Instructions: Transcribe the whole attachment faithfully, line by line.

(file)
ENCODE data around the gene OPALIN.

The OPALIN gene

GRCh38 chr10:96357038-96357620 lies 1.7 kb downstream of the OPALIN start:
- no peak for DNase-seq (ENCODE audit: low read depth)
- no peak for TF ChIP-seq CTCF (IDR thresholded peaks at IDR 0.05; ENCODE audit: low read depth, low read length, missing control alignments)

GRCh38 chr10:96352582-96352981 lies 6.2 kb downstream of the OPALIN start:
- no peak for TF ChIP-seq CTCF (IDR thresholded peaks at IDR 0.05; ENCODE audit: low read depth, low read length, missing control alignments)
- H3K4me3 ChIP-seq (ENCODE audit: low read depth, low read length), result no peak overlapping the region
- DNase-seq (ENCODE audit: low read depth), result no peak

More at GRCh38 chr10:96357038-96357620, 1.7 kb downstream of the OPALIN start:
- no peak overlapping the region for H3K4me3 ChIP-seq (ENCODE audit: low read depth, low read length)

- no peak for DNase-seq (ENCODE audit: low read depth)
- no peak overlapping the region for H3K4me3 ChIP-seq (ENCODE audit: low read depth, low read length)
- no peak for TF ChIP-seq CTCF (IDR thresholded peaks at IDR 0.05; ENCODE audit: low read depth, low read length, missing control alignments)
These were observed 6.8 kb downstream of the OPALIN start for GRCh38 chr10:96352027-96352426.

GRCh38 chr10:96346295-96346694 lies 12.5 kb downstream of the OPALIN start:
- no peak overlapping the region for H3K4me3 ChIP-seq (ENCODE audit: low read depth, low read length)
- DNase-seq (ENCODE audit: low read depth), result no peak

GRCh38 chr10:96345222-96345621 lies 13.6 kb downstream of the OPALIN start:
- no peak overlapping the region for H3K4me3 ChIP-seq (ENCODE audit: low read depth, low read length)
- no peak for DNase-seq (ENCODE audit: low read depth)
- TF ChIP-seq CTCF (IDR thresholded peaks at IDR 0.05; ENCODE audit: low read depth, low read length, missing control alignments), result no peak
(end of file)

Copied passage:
ENCODE data around the gene OPALIN.

The OPALIN gene

GRCh38 chr10:96357038-96357620 lies 1.7 kb downstream of the OPALIN start:
- no peak for DNase-seq (ENCODE audit: low read depth)
- no peak for TF ChIP-seq CTCF (IDR thresholded peaks at IDR 0.05; ENCODE audit: low read depth, low read length, missing control alignments)

GRCh38 chr10:96352582-96352981 lies 6.2 kb downstream of the OPALIN start:
- no peak for TF ChIP-seq CTCF (IDR thresholded peaks at IDR 0.05; ENCODE audit: low read depth, low read length, missing control alignments)
- H3K4me3 ChIP-seq (ENCODE audit: low read depth, low read length), result no peak overlapping the region
- DNase-seq (ENCODE audit: low read depth), result no peak

More at GRCh38 chr10:96357038-96357620, 1.7 kb downstream of the OPALIN start:
- no peak overlapping the region for H3K4me3 ChIP-seq (ENCODE audit: low read depth, low read length)

- no peak for DNase-seq (ENCODE audit: low read depth)
- no peak overlapping the region for H3K4me3 ChIP-seq (ENCODE audit: low read depth, low read length)
- no peak for TF ChIP-seq CTCF (IDR thresholded peaks at IDR 0.05; ENCODE audit: low read depth, low read length, missing control alignments)
These were observed 6.8 kb downstream of the OPALIN start for GRCh38 chr10:96352027-96352426.

GRCh38 chr10:96346295-96346694 lies 12.5 kb downstream of the OPALIN start:
- no peak overlapping the region for H3K4me3 ChIP-seq (ENCODE audit: low read depth, low read length)
- DNase-seq (ENCODE audit: low read depth), result no peak

GRCh38 chr10:96345222-96345621 lies 13.6 kb downstream of the OPALIN start:
- no peak overlapping the region for H3K4me3 ChIP-seq (ENCODE audit: low read depth, low read length)
- no peak for DNase-seq (ENCODE audit: low read depth)
- TF ChIP-seq CTCF (IDR thresholded peaks at IDR 0.05; ENCODE audit: low read depth, low read length, missing control alignments), result no peak